Advice from the dentist in Molesey on alcohol and oral health

Advice from the dentist in Molesey on alcohol and oral health

Here at Smilessence, the oral health of our patients is of utmost importance. We offer advice and guidance on how to look after the teeth and gums as well as treatments that help to keep them healthy and to ensure that the smile looks great. Most people in the United Kingdom drink alcohol, but many do not realise that it can have an impact on their oral health. This is a guide from the dentist in Molesey on how drinking can compromise the health of teeth and gums, and what we recommend our patients do to minimise the risk.

Oral cancer

Oral cancer is an issue that most people do not like to think about, but it is important to be vigilant about the risks. Drinking alcohol, particularly to excess, can significantly increase a person’s risk of developing oral cancer. When this is combined with smoking, the risk grows even higher. It is a good idea for patients to monitor their oral health at home, keeping an eye out for any sores or lesions that remain persistent and that cause any pain or discomfort.

Seeing the dentist in Molesey for a check-up every six months can help with the detection of oral cancer. We can identify issues that the patient has not noticed but which may indicate the initial stages of the disease. When it is caught early, oral cancer is very treatable and the risk of it spreading to other parts of the body is significantly reduced.

Deterioration of the teeth

Drinking alcohol can cause tooth decay and erosion. Decay often occurs due to the sugar content of many alcoholic drinks. Many people are careful about their sugar intake and avoid eating too many sweets or having drinks like cola in order to protect their teeth from decay. However, they may not factor in the hidden sugar of their favourite glass of wine which can be just as damaging in terms of tooth decay as all those sugary treats.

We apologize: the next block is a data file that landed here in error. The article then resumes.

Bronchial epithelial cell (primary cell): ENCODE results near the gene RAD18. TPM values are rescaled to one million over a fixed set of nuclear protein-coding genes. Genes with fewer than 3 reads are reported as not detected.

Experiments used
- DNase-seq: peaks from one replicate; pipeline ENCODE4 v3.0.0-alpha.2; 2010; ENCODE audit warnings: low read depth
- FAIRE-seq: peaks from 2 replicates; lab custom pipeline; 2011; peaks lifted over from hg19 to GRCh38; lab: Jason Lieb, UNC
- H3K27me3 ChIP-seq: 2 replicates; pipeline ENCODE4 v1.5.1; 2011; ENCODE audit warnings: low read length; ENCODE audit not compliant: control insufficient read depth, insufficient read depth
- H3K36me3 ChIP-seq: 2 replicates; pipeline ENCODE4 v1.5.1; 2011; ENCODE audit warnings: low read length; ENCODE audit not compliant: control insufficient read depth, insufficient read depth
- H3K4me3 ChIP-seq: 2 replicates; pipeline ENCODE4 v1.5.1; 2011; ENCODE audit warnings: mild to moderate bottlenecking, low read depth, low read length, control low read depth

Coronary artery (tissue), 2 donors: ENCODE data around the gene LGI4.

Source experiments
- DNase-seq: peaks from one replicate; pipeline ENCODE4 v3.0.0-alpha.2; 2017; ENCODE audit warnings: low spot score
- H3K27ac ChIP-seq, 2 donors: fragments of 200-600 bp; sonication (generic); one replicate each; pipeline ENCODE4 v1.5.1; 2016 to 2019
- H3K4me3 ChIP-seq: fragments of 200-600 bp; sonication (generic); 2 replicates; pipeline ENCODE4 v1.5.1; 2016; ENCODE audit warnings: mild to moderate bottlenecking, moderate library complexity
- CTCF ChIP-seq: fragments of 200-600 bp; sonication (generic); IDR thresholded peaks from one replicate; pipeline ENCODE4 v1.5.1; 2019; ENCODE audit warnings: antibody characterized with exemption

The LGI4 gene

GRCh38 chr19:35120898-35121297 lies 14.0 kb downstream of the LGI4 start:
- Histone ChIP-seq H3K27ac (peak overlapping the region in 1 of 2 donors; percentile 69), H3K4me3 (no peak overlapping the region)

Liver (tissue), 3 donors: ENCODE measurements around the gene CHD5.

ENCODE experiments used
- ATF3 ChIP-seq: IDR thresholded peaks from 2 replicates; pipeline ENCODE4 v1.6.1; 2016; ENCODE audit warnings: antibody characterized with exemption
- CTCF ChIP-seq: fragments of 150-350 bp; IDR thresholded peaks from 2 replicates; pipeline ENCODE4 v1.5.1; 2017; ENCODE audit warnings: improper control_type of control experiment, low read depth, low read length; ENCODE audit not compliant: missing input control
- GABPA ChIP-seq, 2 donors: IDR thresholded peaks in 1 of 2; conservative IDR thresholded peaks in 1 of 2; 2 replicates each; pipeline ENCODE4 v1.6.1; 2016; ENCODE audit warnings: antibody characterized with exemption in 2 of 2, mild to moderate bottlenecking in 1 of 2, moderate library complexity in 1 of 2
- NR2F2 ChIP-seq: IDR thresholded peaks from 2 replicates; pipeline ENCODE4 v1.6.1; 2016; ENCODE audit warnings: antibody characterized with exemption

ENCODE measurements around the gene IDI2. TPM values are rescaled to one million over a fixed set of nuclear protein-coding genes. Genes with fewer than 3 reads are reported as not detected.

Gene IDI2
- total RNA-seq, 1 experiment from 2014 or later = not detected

Many alcoholic drinks are very acidic. Beverages such as wine, cider and alcopops can cause tooth erosion. This means that the enamel of the teeth becomes worn away. Tooth enamel is very important because it protects the teeth underneath, helping them to remain healthy and less susceptible to becoming damaged or decayed.

Increased risk of gum disease

There have been studies that link the consumption of alcohol, especially if it is outside of the recommended guidelines, to an increased risk of developing gum disease. Gum disease involves the gums becoming inflamed and sore and sometimes bleeding. It can cause bad breath and eventually lead to the person experiencing tooth loss.

Gum disease does not just affect a person’s oral health, it has an impact on the health of the whole body. People who suffer from the condition and where it is allowed to progress without treatment are much more likely to have issues with their heart and lungs, and to develop conditions like arthritis and dementia.

How to reduce risk

There are two main ways to reduce the risk of damage to the oral health from alcohol. One is to abstain completely. Secondly, if that is not possible, then we advise our patients to drink within safe limits. It is recommended that no one consumes more than 14 units per week, and that they should also have several alcohol-free days per week.

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